Raising living standards for children seen as key to future skilled workforce

Phil O'Reilly describes himself as "the opposite of a bleeding-heart liberal". So why has he signed up to a costly agenda to tackle child poverty?

The Business NZ chief executive was the surprise inclusion in a 13-member expert advisory group appointed by Children's Commissioner Russell Wills to report by the end of this year on "solutions to child poverty".

He sees it as a kind of long-term business strategy: if New Zealand Inc wants a highly skilled workforce in the future, it can't afford to let thousands of children fail at school because they are hungry, poorly clothed, live in cold, damp houses and suffer from third-world diseases such as rheumatic fever.

"I agree with the evidence that those countries that are prepared to invest in children in the very early years, 0 to 3, will reap the rewards later on," he said.


"I also see that New Zealand rather under-invests in that, and rather over-invests in the grey-haired end of the population, and I suspect that is because the grey-haired people get a vote and young people don't."

The group, led by academics Jonathan Boston and Tracey McIntosh, is seeking submissions by next Friday on a long list of possible solutions, including a food-in-schools programme, a "warrant of fitness" for rental housing, passing on child support to sole-parent beneficiaries, reforming housing subsidies and refocusing family tax credits to give more for younger children.

O'Reilly draws the line at only one proposal - to turn the tax credits in the long term into a $750 million-a-year universal child payment for the first few years, designed to let one parent in all families stay home with a newborn baby.

"The one area where I do think we need further debate is the universal child benefit," he said. "I must say I'm struggling a little bit with that because universal benefits are a kind of recycling of money. As a general rule we would not support those.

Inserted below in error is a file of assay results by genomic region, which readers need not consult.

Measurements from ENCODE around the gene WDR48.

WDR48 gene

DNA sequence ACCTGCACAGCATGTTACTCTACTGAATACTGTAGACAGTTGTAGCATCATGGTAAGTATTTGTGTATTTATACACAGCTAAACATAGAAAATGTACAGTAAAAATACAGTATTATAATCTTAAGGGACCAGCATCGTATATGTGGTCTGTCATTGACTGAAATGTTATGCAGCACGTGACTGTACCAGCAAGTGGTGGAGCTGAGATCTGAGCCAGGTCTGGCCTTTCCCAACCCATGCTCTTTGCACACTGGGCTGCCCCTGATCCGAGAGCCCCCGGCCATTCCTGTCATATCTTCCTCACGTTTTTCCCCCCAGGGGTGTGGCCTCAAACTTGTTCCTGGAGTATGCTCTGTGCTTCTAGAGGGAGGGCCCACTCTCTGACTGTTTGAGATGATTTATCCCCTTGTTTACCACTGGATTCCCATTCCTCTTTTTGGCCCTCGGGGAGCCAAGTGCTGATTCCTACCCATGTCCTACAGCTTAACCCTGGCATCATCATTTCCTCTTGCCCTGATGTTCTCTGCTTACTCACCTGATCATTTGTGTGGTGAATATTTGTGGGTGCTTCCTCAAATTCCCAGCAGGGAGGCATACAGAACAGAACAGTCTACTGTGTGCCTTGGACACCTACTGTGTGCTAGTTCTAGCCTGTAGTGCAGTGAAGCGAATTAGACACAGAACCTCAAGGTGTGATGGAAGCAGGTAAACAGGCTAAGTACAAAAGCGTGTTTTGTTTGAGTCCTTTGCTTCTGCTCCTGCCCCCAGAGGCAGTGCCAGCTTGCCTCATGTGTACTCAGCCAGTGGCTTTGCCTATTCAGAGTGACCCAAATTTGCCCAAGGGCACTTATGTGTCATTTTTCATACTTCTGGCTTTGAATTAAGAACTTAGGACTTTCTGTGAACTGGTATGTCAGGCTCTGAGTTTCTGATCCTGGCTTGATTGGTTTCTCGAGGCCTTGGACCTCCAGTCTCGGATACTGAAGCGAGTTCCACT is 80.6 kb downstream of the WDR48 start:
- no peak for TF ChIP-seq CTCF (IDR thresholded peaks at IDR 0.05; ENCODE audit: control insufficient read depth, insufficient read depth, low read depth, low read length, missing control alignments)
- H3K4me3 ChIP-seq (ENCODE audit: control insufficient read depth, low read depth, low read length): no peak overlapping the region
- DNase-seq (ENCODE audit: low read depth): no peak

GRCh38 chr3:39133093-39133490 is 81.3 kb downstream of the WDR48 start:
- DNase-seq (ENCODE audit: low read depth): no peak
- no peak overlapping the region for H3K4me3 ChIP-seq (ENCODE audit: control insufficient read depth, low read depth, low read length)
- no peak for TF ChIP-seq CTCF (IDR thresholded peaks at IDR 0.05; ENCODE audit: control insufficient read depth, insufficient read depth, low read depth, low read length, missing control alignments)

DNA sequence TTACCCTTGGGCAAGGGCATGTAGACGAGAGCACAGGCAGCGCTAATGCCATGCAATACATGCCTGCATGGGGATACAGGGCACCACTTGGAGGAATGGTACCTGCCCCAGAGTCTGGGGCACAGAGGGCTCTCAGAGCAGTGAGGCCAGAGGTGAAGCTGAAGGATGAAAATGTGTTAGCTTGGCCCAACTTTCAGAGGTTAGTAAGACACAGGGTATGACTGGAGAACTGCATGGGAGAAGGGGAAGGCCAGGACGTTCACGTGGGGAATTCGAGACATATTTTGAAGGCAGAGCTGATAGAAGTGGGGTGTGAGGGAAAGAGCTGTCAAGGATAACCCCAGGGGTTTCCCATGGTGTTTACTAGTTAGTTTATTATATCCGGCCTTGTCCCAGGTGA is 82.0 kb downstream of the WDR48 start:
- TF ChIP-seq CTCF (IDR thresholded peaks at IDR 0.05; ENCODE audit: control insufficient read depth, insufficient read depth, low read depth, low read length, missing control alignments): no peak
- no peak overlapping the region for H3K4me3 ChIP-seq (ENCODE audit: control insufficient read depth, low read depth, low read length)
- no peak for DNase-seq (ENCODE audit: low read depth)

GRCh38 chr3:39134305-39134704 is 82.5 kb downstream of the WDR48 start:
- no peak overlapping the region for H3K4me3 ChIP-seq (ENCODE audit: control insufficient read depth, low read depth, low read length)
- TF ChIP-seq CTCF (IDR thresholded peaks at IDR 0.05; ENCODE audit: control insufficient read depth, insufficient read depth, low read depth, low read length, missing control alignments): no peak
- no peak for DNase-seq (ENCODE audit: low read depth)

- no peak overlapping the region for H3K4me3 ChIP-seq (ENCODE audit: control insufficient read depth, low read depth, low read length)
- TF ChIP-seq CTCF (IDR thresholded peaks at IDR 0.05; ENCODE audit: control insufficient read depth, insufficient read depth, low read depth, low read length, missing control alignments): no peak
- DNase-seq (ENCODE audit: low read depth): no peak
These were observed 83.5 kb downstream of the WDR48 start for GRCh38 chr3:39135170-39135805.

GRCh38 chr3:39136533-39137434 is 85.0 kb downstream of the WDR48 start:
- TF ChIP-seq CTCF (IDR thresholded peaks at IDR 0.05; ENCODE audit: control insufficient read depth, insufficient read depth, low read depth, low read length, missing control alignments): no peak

"I have stepped across some ideological boundaries to let some things get out in the report because I'm a firm believer that debate is important."

From Wills' point of view, having O'Reilly on the panel was crucial because the main route out of poverty is a well-paying job, and business generates jobs. "I can't see how you can solve child poverty without involving business," he said.

O'Reilly's hand can be seen in the employment section of the group's first report, which rules out raising the minimum wage.

"There is little room to increase pay via minimum wages as they are currently high in relative terms and they are not well targeted for reducing child poverty," the report says, in a line condemned as "weak" by John Ryall of the Living Wage Campaign.

Instead, the report proposes more flexible subsidies for childcare and after-school care.

"Is subsidising the number of free hours the right option, or is there some better way of doing things?" O'Reilly asks.

"Is there a way of encouraging large companies to invest in their own childcare, as we did at Westpac in Australia [where O'Reilly was head of employment policy early last decade]?

"Thirdly, is there a way to encourage more family members to do this, grandmothers and grandfathers and so on?"

He favours an "investment approach" to supporting parents into jobs, including subsidised education and training and giving parents priority for job subsidies.

He supports a food-in-schools programme if it is targeted at children in need without stigmatising them.

He endorses making landlords get a "warrant of fitness" for their houses before their tenants can get housing subsidies, although he warns that this should be phased in gradually and backed up by targeting insulation subsidies to rental housing.

He supports targeting housing subsidies and family tax credits to give more to families with young children, provided the changes are revenue-neutral and phased in gradually.

The report actually proposes spending an extra $300 million to $500 million a year on family tax credits to give more to young children without paying anyone less.

He is also persuaded that paying child support direct to sole-parent beneficiaries, instead of clawing it back to pay for their benefits, would encourage absent dads to stay more involved with their children - although the $159 million price tag means that should only be introduced "fiscal conditions permitting".

Yearly cost
* Universal child payment: $750m
* Higher family tax credits for young kids: $300m-$500m
* Pay child support to DPB parents: $159m
* Other proposals: Uncosted
* Estimated total net long-term costs: $1.5b-$2b

On the web: www.occ.org.nz